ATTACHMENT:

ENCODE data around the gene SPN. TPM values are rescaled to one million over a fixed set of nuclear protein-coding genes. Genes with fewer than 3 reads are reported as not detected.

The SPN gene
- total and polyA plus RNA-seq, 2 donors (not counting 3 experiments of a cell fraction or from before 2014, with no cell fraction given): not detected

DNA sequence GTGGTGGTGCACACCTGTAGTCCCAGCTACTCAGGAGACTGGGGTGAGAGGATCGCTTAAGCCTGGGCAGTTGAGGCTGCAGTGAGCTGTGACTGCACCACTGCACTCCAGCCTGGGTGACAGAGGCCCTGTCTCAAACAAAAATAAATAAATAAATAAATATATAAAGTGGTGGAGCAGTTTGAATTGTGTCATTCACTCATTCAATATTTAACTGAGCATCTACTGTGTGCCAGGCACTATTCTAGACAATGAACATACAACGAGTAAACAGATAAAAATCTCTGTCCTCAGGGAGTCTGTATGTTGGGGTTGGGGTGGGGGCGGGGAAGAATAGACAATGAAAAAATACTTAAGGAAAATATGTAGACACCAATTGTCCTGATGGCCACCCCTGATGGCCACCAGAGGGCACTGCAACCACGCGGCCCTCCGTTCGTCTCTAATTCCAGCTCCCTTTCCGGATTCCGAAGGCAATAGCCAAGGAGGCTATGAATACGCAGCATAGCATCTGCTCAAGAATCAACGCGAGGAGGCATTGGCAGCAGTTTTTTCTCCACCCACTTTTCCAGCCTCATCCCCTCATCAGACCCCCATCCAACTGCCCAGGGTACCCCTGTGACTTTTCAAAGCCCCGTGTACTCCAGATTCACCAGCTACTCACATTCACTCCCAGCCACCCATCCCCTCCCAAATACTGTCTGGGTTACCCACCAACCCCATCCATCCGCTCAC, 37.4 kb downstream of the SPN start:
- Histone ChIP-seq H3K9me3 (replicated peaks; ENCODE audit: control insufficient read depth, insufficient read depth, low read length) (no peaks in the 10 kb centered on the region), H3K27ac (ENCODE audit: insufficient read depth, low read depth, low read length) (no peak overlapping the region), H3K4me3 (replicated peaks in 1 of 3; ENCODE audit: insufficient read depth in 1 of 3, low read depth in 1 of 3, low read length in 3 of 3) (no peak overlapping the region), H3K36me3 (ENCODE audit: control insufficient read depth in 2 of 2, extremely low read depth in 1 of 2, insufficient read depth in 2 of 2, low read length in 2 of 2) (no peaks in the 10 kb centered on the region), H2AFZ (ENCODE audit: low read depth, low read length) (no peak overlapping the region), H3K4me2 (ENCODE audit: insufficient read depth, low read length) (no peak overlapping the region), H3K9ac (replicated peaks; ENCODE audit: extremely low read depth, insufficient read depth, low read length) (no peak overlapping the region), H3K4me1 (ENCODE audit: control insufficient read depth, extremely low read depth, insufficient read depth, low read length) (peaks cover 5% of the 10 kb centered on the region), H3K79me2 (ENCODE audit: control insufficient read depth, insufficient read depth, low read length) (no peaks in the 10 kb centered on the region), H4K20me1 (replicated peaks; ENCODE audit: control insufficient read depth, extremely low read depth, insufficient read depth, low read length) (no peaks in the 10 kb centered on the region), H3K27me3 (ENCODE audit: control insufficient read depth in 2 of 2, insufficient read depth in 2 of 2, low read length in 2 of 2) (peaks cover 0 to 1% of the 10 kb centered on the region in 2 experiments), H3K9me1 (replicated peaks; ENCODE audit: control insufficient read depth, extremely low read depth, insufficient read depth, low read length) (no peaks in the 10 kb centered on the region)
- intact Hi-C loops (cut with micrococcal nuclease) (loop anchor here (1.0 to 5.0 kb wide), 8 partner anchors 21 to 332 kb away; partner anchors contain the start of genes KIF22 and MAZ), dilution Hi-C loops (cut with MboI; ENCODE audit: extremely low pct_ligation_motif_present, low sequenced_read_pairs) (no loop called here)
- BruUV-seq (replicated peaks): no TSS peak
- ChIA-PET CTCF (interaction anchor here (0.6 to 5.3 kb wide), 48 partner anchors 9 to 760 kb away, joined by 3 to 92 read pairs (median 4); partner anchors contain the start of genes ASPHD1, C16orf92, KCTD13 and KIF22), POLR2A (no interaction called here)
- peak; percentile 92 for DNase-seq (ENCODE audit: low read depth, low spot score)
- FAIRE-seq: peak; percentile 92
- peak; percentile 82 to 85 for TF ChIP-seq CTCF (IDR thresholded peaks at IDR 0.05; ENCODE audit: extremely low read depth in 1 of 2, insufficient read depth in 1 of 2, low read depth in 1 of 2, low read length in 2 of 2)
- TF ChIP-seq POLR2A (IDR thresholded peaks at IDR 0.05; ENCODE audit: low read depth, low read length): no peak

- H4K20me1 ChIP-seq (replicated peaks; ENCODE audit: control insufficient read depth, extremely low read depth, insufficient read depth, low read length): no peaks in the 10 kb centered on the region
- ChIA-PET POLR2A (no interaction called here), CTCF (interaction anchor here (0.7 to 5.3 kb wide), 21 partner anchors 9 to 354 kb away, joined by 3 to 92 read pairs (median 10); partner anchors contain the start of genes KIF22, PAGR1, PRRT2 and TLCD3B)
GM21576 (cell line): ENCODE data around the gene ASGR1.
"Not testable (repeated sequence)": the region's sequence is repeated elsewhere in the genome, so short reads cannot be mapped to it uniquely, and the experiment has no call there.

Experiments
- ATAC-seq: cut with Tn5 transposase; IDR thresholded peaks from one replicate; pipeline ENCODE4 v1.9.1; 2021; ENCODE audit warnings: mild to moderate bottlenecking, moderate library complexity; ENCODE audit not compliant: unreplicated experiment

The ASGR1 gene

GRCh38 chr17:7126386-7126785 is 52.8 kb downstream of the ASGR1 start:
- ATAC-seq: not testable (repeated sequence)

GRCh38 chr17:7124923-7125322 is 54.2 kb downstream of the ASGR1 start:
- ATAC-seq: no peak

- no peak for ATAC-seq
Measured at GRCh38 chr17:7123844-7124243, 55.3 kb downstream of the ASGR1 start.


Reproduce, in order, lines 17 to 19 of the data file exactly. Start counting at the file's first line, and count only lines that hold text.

Experiments
- ATAC-seq: cut with Tn5 transposase; IDR thresholded peaks from one replicate; pipeline ENCODE4 v1.9.1; 2021; ENCODE audit warnings: mild to moderate bottlenecking, moderate library complexity; ENCODE audit not compliant: unreplicated experiment

The ASGR1 gene